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LETTER FROM THE PUBLISHER

Jan. 04, 1965
Jan. 04, 1965

Table of Contents
Jan. 4, 1965

Upset Of The Mighty
  • On a blustery day in Cleveland the underdog Browns stunned Baltimore with a second-half outburst to win the NFL title. Key men in the coup were a cerebral quarterback, a big flanker with sticky hands, the great Jimmy Brown and some remarkable—for Cleveland—defenders

Pro Championships
Tubing Thais
Cougars
Cruising The Aisles
Basketball
Into The Valley
Basketball's Week
19th Hole: The Readers Take Over

LETTER FROM THE PUBLISHER

The cover at left is one you will never see on SPORTS ILLUSTRATED, but it might well have appeared in place of this week's action photograph from the NFL playoff. A standby, it was ready for the presses in the perfectly possible event that weather grounded the plane we had chartered to take film of Sunday's game from Cleveland to our printing facilities in Chicago. A delay of 30 minutes anywhere en route would have forced us to use the standby. There was, obviously, no delay, so the standby cover now joins a number of similar collector's items, including those below.

This is an article from the Jan. 4, 1965 issue

Arnold Palmer first fell into the discards in 1962 when he tied Jack Nicklaus in the U.S. Open at Oakmont. Deadlines made it necessary to engrave an action shot of both Nicklaus and Palmer, and then wait to see who won. Palmer didn't.

Poor Arnie swung for naught again in 1963 under much the same circumstances. Once more the U.S. Open ended in a tie—this time a three-way deadlock. Palmer and Jacky Cupit became never-rans, while winner Julius Boros made the cover.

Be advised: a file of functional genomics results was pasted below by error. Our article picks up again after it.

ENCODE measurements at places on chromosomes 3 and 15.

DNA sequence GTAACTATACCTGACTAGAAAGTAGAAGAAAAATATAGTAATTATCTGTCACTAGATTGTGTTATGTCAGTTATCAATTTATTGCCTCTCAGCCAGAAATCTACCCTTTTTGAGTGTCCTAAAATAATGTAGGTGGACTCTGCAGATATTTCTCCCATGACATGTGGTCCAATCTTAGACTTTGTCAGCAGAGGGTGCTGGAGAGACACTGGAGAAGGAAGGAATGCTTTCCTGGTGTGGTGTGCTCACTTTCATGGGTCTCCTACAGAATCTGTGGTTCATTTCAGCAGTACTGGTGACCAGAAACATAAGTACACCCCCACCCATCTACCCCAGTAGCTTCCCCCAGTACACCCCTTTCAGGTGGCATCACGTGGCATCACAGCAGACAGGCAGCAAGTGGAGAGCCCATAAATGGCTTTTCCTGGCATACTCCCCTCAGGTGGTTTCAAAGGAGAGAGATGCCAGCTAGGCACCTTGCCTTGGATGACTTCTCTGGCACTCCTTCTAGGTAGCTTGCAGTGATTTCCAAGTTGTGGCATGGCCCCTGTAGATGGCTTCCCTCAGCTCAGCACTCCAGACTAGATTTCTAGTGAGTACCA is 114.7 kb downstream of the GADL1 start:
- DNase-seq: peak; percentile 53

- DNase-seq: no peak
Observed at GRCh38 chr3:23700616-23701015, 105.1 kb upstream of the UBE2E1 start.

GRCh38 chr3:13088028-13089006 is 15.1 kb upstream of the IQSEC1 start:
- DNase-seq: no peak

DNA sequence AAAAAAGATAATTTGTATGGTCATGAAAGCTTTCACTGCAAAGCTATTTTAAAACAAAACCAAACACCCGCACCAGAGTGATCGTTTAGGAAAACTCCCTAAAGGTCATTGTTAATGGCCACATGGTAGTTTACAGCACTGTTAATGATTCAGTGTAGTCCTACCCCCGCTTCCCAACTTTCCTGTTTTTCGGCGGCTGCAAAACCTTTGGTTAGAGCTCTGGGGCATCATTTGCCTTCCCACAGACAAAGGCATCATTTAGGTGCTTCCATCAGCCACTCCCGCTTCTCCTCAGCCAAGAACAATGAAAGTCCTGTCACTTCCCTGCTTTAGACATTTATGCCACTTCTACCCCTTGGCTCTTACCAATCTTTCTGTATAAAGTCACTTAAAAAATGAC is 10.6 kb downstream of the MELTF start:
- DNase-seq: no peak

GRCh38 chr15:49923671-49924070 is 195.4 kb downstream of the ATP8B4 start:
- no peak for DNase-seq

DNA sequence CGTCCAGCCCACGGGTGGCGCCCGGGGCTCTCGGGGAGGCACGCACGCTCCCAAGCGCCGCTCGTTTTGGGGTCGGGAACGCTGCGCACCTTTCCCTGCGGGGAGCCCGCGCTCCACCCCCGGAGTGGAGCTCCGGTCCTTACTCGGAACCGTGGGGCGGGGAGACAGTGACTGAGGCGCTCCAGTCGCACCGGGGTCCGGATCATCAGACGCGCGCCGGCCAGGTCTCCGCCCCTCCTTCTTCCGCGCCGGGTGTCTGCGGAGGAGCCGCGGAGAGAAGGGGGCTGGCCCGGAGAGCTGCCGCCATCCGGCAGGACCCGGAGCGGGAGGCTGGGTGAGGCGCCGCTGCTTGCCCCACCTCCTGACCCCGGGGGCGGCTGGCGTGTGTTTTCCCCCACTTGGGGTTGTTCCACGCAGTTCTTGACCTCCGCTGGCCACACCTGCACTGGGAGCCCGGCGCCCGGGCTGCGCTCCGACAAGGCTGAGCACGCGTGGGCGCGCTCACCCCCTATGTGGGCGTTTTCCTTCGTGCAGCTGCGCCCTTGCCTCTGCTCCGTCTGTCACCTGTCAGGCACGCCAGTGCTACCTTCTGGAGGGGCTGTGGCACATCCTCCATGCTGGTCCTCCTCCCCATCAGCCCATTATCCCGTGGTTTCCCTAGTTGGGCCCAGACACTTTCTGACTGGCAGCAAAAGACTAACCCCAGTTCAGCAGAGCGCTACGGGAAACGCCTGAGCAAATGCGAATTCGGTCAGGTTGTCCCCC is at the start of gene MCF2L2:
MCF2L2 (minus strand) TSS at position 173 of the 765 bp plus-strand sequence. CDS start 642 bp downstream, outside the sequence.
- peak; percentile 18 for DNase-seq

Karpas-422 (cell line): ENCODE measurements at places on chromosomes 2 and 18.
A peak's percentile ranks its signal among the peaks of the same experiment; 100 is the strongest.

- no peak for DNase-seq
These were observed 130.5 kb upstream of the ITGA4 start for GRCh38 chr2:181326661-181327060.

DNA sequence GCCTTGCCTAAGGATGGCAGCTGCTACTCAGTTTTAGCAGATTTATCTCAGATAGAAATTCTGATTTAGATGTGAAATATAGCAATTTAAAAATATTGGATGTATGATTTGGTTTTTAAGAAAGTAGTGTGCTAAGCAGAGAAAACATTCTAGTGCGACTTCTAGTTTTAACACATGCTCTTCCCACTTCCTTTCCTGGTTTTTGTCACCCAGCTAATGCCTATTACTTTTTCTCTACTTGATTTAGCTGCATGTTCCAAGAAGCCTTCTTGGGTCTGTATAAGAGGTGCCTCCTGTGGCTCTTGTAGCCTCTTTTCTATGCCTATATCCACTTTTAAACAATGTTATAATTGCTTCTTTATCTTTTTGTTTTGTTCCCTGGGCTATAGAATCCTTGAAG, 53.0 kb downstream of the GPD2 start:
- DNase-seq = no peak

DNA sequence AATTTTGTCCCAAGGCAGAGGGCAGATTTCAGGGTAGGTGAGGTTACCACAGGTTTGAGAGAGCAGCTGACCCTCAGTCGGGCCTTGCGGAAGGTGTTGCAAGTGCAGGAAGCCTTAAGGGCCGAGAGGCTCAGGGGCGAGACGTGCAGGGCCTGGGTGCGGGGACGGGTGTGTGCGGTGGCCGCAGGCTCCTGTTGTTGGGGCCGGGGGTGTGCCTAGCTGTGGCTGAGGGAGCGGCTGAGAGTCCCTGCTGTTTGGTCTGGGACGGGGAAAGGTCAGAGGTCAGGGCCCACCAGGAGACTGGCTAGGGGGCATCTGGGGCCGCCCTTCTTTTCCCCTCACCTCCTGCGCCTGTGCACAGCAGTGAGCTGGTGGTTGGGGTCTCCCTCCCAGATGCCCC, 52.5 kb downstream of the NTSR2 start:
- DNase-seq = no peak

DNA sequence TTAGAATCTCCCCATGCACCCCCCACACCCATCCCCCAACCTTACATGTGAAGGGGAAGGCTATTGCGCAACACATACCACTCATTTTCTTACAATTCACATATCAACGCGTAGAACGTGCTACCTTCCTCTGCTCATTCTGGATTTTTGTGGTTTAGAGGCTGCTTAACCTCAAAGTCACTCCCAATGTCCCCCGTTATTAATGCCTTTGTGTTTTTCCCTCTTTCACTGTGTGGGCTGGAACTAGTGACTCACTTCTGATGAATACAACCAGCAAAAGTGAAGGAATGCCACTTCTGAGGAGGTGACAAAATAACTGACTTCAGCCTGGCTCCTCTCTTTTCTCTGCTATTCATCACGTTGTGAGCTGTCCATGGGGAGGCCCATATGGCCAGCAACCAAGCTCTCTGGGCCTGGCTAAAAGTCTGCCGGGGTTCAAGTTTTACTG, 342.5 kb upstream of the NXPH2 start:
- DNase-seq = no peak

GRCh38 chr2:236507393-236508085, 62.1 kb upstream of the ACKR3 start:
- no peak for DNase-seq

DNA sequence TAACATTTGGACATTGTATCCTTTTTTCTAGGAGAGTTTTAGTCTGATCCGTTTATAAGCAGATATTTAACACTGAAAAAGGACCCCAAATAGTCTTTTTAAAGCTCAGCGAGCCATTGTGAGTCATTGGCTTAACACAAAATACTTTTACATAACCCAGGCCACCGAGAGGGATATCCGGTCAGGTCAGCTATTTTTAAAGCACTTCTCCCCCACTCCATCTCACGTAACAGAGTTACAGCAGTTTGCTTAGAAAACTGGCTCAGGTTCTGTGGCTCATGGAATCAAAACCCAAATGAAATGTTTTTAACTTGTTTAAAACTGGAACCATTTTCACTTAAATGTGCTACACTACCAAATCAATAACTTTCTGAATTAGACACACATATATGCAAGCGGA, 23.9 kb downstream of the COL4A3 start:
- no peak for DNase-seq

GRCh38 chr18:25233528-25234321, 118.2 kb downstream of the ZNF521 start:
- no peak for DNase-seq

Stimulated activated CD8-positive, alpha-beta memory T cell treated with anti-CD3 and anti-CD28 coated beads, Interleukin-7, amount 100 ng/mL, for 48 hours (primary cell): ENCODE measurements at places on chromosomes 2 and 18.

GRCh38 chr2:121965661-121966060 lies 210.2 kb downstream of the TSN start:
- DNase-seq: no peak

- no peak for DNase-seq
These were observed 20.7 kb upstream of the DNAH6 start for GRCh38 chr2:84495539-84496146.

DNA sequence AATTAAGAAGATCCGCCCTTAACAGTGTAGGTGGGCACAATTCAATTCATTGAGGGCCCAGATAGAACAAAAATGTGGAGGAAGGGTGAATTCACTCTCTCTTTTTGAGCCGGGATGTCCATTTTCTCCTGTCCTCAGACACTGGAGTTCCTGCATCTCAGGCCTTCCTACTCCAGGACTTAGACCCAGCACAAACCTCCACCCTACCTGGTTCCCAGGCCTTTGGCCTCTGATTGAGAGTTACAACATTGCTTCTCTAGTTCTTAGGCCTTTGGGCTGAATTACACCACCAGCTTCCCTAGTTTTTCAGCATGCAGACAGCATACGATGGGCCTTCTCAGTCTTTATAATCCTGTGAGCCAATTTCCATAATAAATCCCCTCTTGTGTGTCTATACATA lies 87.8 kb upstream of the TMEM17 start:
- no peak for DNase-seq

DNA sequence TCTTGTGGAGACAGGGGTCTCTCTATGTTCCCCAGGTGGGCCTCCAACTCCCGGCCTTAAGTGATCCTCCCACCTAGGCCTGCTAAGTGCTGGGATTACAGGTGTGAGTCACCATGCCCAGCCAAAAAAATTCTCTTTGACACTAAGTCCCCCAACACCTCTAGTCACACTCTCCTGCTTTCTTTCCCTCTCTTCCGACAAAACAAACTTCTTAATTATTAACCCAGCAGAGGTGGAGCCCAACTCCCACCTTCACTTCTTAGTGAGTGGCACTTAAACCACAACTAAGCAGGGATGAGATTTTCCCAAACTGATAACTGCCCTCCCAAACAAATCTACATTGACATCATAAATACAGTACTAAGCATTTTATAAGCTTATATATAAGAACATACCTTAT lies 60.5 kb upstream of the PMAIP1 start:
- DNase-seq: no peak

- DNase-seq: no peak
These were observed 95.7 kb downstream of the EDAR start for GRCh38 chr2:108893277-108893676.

Floyd Patterson fought Sonny Liston in July 1963 on a Monday night, too late to close an action cover. A painting of Liston and this training-camp photograph of Patterson were both engraved, and Floyd was not "AGAIN THE CHAMP!"

The phillies were a cinch to win the 1964 National League pennant, and a World Series preview cover of Jim Bunning was prepared. But big leads can always be blown, so Illinois Linebacker Dick Butkus was also ready to run, and run he did.

Pro football presented double trouble last month when the Cardinals played an important game against the Browns. A black-and-white action photograph was scheduled for the cover (and ran), but a standby had to meet two requirements. It had to be four-color—all standbys are—and it had to show a star of the winning team in action. Clearly, two standbys were needed. They are below: Charley Johnson starting a play and Jimmy Brown driving into the line, both in earlier games.

SEVEN PHOTOS